The Write Stuff: Content Marketing, All in a Day’s Work

Two recent posts by Kevin O’Keefe at Lexblog caught our attention. (You should be reading Kevin daily if you’re not already: real lawyers not only have blogs, they also read ’em.)

The first responds to the perceived difficulty of generating good (marketing) content. A  case for blogs, the post included the following points which especially resonate with our thinking here at JD Supra:

  • Lawyers like the immediacy of seeing content on [the] net. They see something they want to share with clients, prospective clients, bloggers, and reporters and it’s up in a day – or even immediately.
  • [The] viral marketing bounce of blogs motivates lawyers. Content found on Google. Calls from reporters. Requests to speak at conferences. Content automatically syndicated to third party publications…

Kevin’s other post is a response to the notion, paraphrased here, that the only reason for an online presence (blog, website, whatever) is to achieve high rankings in Google. Incorrect, says Kevin – and we agree with him.

The various networking and publishing tools available online today are indeed highly effective (for referrals, exposure, networking, marketing, promotion – you name it), but  they mean nothing if not backed up by quality work.  To whit:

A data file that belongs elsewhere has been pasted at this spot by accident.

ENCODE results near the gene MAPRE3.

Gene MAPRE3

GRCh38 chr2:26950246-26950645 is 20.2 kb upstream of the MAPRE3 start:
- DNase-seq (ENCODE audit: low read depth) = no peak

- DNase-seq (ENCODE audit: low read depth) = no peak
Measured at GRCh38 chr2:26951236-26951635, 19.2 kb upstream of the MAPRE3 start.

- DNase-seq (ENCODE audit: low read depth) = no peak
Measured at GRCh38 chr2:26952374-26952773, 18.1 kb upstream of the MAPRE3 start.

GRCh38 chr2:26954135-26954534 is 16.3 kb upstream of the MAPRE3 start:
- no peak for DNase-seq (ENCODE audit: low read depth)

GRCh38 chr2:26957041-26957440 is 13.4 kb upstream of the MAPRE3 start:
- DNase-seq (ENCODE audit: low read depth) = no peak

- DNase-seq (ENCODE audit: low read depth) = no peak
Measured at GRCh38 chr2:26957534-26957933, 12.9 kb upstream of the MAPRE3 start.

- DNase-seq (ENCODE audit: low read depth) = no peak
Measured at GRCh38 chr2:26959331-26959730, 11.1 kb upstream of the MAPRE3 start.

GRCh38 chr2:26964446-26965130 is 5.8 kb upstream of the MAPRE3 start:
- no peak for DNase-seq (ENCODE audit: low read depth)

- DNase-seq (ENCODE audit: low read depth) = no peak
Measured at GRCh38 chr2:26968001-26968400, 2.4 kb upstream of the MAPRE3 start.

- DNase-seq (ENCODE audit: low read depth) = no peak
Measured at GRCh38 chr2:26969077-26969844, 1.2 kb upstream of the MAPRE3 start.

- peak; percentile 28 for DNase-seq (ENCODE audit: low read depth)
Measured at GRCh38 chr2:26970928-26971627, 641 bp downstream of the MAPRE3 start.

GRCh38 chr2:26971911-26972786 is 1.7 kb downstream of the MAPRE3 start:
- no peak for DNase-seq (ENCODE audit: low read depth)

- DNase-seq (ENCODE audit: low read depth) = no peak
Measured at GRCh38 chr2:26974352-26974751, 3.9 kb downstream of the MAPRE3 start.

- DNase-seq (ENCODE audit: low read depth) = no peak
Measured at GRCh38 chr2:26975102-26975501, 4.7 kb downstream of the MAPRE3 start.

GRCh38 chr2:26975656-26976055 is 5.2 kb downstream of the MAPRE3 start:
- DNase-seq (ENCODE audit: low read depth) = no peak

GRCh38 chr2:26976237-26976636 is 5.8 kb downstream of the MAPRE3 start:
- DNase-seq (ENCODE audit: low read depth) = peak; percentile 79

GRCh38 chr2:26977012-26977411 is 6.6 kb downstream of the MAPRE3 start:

Rise above the pack. Be the lawyer you want to be in the area of law for which you have a passion… Establish a reputation that’s not fleeting. It can be done via online networking through effective blogging – not by just being at the top of Google.

Strong arguments not only for blogging but also for posting your daily work – briefs, articles, and the rest – online.  If a good blog post takes less than half an hour to write, consider how long it takes to upload a document already created during the course of your work, that shows in clear terms your expertise and quality level. Mere minutes.

One blog post won’t establish your reputation; blogging for the sake of blogging won’t establish your reputation, either. But over time, if you use the online tools available to you – use them for all they are worth (and that’s a lot!) – you can effectively extend your brand, your reputation, online.

We’re with Kevin. Start a blog. But also let your daily work speak for itself. When next you go looking for new marketing content, start with the documents already at your disposal. Build a professional profile and get them online.

In other words: Give Content. Get Noticed.